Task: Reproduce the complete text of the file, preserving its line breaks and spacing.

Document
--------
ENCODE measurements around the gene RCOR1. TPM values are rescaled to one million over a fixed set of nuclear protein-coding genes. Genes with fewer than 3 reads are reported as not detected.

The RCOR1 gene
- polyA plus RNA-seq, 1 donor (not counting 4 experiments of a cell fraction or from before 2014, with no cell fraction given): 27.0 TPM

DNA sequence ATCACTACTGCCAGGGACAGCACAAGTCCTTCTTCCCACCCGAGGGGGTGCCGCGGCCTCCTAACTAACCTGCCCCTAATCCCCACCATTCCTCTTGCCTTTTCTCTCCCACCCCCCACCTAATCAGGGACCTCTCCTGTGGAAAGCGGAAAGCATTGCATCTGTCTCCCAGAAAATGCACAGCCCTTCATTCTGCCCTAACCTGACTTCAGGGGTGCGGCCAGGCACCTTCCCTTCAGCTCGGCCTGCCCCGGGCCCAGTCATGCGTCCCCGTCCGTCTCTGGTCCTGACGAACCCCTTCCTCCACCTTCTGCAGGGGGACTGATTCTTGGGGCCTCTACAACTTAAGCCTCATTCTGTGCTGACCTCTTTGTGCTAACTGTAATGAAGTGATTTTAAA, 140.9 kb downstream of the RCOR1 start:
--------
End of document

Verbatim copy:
ENCODE measurements around the gene RCOR1. TPM values are rescaled to one million over a fixed set of nuclear protein-coding genes. Genes with fewer than 3 reads are reported as not detected.

The RCOR1 gene
- polyA plus RNA-seq, 1 donor (not counting 4 experiments of a cell fraction or from before 2014, with no cell fraction given): 27.0 TPM

DNA sequence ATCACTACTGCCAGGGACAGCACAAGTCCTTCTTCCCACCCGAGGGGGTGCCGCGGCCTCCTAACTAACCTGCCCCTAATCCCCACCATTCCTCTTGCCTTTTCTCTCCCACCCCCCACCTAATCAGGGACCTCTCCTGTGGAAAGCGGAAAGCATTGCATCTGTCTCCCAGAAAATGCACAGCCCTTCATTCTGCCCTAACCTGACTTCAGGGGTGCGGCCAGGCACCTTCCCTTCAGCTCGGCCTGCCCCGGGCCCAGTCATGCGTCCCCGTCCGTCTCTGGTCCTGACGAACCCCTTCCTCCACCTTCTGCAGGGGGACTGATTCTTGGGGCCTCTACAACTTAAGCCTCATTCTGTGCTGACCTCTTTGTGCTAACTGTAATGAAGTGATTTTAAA, 140.9 kb downstream of the RCOR1 start: